Does Change Ever Get Easier?

As I drove around in my very new neighborhood, I recognized a few things. I was a minority ethnically. As I shared with people about where we’d come from, they couldn’t warn me enough about the change in weather we’d experience between Orlando and Chicago. (Many of our neighbors in Florida had called us ‘crazy’ for making such a change.) And I desperately missed ‘normal’.

I know this blog is about living overseas and I’ve lived that life, making a couple of those transitions. It was hard, so hard. And it is hitting tough places again as I come to this place of a thousand mile domestic transition to somewhere I have never lived. The reality is that our surrender to change costs us, and in many ways, it doesn’t get easier no matter where we are. Although, I am not learning a new language and completely new culture, in some ways, this change is harder. My kids are older and hurting in ways they didn’t when they were little. I am not as young or resilient as I was before. The sense of adventure is less, and the hard times of the past can haunt.

But, I am here, showing up afresh in the midst of great upheaval. Because no matter where we are in our lives, we can experience the solidarity of our common humanity and the nature of change. We can reach out and remember we are not alone in feeling how we feel. And together, we can remember the truth that we are deeply, truly, fully loved in all of the ups and downs of tumultuous times.

The following are some of the most basic truths to remember in the midst of change. They are not earth-shattering principles. However, maybe, just maybe if we remember them together we will make that collective jump in a stuck elevator. We can, this time, see the doors open as we all walk into a new world.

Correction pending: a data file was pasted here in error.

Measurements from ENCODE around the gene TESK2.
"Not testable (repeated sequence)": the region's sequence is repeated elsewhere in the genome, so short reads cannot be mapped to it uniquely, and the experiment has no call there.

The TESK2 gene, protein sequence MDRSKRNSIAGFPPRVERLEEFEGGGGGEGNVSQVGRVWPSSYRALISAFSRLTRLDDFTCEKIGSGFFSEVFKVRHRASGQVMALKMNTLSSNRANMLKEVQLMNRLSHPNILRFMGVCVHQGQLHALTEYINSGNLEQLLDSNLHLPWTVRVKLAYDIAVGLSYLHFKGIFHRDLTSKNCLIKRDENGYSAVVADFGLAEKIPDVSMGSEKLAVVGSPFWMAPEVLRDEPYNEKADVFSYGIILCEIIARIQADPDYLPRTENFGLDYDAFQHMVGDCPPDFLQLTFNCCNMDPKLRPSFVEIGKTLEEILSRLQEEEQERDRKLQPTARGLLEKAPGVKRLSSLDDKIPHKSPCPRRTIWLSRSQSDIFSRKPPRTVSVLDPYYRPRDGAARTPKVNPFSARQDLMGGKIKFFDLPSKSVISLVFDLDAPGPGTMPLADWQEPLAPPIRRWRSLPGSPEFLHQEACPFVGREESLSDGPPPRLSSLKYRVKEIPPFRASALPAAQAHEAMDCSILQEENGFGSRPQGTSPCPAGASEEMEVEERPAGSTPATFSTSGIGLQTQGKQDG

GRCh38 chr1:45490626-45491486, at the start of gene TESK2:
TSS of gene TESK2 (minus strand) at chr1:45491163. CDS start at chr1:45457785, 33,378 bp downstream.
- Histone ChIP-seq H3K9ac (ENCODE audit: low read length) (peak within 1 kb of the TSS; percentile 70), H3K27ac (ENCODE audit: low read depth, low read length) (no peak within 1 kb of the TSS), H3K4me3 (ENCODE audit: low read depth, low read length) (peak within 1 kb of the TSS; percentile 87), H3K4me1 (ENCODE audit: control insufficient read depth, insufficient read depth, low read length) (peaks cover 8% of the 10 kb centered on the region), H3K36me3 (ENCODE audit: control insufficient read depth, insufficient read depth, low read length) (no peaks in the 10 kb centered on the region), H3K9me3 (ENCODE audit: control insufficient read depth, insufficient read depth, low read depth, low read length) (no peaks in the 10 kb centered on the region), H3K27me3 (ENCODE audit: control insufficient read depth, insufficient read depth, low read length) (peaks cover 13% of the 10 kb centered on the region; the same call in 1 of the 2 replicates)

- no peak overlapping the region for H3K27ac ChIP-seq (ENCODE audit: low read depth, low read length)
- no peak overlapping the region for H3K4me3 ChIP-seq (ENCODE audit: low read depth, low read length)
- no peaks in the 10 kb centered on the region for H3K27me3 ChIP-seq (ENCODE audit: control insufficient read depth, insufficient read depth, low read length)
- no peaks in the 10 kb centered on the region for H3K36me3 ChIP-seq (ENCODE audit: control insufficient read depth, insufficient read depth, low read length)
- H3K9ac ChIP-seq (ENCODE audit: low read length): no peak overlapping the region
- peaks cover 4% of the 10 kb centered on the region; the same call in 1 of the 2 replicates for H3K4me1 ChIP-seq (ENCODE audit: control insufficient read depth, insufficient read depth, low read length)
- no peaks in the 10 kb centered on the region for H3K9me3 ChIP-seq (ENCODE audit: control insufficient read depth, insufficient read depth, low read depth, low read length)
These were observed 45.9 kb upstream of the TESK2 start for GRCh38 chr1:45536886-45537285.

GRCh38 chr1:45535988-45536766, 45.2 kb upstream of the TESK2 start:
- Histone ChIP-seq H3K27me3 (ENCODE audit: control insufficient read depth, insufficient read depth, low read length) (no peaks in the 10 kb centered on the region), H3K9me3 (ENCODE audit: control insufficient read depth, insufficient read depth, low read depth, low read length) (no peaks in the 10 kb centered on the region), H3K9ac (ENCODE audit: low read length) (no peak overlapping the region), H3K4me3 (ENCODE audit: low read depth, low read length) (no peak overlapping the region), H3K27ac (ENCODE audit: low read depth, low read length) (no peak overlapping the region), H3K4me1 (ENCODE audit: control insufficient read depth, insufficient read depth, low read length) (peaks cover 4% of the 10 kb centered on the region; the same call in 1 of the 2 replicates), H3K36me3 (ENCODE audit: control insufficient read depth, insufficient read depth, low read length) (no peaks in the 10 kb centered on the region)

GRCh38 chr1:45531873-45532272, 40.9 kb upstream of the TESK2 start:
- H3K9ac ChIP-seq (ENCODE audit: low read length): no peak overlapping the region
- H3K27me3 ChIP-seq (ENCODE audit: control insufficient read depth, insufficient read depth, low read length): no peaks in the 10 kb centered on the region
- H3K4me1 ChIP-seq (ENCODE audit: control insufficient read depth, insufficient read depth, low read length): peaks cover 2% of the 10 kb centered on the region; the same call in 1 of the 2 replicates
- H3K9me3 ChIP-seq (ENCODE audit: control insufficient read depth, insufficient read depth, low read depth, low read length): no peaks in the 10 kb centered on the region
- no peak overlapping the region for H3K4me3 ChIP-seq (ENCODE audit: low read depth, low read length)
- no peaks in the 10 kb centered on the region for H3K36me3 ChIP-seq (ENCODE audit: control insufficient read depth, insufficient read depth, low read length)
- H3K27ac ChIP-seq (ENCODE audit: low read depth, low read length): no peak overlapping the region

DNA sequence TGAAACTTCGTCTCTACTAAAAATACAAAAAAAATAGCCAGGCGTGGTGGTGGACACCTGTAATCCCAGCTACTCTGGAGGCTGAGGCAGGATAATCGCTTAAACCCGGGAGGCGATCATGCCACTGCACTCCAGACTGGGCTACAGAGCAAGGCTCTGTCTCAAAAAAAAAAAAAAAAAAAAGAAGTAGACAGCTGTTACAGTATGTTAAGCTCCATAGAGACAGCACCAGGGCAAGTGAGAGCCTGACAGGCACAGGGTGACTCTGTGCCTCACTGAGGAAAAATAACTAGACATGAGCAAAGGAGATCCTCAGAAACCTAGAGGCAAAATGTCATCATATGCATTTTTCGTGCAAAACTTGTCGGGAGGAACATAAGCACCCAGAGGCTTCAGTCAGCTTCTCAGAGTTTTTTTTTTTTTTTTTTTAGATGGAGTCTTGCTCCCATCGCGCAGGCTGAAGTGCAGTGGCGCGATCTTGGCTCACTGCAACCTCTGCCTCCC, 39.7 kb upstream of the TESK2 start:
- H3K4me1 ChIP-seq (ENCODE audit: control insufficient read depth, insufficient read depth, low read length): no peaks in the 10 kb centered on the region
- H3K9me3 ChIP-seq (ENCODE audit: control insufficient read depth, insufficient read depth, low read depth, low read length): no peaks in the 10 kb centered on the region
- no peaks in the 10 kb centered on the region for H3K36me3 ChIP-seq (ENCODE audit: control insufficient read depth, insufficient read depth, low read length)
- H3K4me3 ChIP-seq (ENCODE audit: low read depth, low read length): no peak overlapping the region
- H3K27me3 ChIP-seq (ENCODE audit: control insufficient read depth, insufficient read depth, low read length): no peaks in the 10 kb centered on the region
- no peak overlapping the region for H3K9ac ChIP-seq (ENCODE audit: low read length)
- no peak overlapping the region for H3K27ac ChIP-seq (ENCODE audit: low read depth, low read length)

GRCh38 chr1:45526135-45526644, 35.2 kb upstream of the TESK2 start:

1. Changes come and go but God never changes: As I am right in the middle of fresh change, this means more than ever. Not only am I navigating a major transition, my father–a rock to me–is gravely ill. I am also knee-deep in edits for a coming book. Often these days I struggle for that anchor. And I am led right back to the God who is the same, yesterday, today and forever. There is nothing better for the storm-tossed waters of change, than this anchor, this hope in an unchanging God.
  2. Grace must be abundant: If I were given the chance to re-do my overseas transitions, I would add lots and lots of grace. I realize in a certain sense I have been given another chance to walk a major life overhaul and I know that I know that I know I need grace like the air I breathe. Grace for me, my husband, my precious children. Grace for new colleagues, friends and neighbors who will surely disappoint me in their inability to completely meet my needs. Grace to meet each day and receive its new, sunrise-laden mercies.
  3. Kindness is the great equalizer: Amid other cultures whether in the U.S. or abroad, nothing replaces the simple kindnesses we can give to others. Patience with the logistics of living a new life and the attendant at the window who is helping us complete this never-ending task. A smile for a stranger of another race no matter how awkward it feels. A helping hand for a new neighbor even if we hoped they would be the first to reach out. The kindness of God is ever leading a broken world to repentance, a turning back to his goodness which heals.